What is Grand Rapids’ dream?
This was the question Lance Secretan, inspirational author and teacher, urged the city to find an answer to, when he served as keynote speaker at the 125th annual meeting of the Grand Rapids Area Chamber of Commerce. About 500 people attended Secretan’s presentation Tuesday evening at DeVos Place.
Secretan, former managing director of Manpower Ltd., has authored about 15 books on the subject of leadership. The core of the answer, however, is in inspiration and the heart of good leadership, and the difference between a system that will either motivate by fear or inspire with a dream.
“I think it’s more to do about inspiration, not leadership. We need to inspire and we’re looking for people that inspire us,” he said. “I think our political system federally is broken. I’m not sure there’s an immediate opportunity to make that better,” he said. “I’m not optimistic about government becoming something we’re passionate about and pleased about . . . and proud of.
“If that’s the case, how are we going to fix this?” he asked.
His answer was a city’s dream; not mission statement or values, but dream. Great cities can be inspiring places, he said, and although Grand Rapids is mainly known as the home of President Gerald R. Ford and great furniture, he thinks it could become a national landmark known for much more if it finds a dream.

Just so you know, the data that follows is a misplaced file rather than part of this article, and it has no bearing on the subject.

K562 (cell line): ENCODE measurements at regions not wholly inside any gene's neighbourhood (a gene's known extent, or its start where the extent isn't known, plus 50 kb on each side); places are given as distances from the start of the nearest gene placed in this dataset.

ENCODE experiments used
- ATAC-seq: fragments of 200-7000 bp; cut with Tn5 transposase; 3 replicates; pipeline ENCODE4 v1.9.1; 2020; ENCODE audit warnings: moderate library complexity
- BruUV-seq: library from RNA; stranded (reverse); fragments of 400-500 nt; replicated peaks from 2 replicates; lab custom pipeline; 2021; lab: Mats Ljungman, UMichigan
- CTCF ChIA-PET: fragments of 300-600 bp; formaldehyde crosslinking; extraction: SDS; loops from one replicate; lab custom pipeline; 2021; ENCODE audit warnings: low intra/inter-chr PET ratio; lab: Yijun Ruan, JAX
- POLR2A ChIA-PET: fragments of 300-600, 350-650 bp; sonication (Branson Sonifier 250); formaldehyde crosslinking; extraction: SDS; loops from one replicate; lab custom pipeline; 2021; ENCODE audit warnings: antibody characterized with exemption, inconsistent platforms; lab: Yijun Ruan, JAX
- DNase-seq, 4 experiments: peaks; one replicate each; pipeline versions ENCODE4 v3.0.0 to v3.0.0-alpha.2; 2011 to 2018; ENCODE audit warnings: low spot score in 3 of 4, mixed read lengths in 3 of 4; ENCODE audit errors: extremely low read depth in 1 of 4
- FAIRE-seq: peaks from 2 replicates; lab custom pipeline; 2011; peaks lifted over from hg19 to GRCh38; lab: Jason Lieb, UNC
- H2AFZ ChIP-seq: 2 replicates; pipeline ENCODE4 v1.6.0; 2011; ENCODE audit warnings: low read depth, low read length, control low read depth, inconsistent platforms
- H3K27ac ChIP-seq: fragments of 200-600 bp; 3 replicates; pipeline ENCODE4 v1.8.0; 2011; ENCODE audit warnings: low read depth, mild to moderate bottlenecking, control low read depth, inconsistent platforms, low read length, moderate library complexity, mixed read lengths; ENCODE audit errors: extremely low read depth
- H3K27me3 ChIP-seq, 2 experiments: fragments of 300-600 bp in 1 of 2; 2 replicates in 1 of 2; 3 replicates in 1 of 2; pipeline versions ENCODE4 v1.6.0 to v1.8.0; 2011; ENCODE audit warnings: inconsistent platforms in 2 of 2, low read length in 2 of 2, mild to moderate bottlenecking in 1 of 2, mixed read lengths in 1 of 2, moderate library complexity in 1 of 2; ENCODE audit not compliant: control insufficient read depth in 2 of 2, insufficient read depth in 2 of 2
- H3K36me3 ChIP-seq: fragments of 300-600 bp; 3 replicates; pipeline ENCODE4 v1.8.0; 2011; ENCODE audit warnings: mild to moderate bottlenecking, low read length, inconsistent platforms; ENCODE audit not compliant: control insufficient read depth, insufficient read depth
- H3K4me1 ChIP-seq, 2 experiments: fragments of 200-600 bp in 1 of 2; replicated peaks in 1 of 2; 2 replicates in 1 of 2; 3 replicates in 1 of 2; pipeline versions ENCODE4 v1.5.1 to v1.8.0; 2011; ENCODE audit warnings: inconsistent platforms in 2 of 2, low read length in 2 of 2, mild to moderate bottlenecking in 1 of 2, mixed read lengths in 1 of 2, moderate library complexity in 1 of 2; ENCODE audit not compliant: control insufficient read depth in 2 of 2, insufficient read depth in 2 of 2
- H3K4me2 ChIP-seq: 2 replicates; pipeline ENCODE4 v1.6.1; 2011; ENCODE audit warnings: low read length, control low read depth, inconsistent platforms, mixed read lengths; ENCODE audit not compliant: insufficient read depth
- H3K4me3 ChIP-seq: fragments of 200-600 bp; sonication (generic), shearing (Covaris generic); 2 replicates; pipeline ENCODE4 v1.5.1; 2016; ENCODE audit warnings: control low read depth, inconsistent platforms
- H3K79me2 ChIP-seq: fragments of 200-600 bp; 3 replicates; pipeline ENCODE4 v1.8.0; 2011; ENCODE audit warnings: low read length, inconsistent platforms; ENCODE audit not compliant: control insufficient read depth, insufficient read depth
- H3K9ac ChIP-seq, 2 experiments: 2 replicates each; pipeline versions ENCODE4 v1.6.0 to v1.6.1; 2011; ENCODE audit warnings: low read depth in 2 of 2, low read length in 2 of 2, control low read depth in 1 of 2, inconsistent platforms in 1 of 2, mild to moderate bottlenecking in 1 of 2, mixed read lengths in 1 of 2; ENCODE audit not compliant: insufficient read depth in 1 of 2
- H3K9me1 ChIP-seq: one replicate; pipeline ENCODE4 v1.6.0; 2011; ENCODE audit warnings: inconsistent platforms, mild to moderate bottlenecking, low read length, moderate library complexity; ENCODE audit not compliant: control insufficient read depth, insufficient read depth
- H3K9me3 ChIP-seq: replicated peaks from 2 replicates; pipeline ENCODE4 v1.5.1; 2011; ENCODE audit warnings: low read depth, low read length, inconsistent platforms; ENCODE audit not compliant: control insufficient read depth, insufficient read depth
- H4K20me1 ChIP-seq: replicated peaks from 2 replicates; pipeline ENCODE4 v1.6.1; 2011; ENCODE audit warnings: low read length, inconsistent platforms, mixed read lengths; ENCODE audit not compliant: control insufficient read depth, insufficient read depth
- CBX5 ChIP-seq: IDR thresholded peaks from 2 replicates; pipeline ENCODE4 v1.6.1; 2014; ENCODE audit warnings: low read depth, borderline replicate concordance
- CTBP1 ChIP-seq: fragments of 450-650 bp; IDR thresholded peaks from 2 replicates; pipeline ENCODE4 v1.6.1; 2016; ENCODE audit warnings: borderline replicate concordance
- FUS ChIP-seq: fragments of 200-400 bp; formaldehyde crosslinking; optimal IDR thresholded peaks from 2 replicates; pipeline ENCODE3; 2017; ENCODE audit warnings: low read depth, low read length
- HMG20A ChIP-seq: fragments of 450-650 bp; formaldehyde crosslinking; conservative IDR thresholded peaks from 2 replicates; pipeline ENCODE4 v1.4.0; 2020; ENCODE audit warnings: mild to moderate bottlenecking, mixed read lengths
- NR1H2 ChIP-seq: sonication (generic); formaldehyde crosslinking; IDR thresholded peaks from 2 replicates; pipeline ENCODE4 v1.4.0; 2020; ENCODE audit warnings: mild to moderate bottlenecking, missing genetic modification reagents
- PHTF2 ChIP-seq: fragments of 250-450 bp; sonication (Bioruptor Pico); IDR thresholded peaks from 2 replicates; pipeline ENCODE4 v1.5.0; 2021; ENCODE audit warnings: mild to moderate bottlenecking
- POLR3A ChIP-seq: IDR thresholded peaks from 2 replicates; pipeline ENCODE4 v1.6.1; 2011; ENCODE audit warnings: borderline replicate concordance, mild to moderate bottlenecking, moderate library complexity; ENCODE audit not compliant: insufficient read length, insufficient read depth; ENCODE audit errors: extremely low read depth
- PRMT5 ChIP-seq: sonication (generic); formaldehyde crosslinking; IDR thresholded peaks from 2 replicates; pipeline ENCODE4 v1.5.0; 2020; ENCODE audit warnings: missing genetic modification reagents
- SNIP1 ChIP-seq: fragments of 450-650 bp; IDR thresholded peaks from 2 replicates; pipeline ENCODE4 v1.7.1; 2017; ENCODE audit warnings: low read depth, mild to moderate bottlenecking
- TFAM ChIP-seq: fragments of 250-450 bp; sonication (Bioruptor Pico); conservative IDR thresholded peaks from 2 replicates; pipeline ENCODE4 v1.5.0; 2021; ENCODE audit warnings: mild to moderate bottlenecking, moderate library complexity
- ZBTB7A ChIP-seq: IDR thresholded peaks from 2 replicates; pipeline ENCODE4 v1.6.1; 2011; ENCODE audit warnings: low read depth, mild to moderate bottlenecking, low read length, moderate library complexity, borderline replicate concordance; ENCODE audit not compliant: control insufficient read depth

“I think the answer is by building great cities, building great cities all across the country that, in the end, set the tone and the example for the political system we’re really looking for and which we know we can’t get at other levels,” he said. “It’s not going to be fixed at the state level. It’s going to be fixed at the city level. So the city becomes the champion institution in our society.”
Steve Jobs, founder of Apple, Bill Gates, founder of Microsoft and Jimmy Wales, founder of Wikipedia, had dreams to produce something, Secretan said. If Grand Rapids had a vision to create something with the passion those men had, he said, the city would change the economic landscape of the recession.
For example, the city of Louisville developed the dream to be a center of health and wellness, he said. In the past three years, the city developed 250 new businesses and added 175,000 jobs.
Learning from Louisville’s example, Secretan challenged Grand Rapids to find a core dream that would transcend political and economic agendas, uniting the city in hope and inspiration.
“When you have a dream, the dream becomes the story itself and becomes a legend.” he said. “I leave you with that thought. What will be the dream of Grand Rapids?”
In the video below, Secretan discusses his one-dream concept.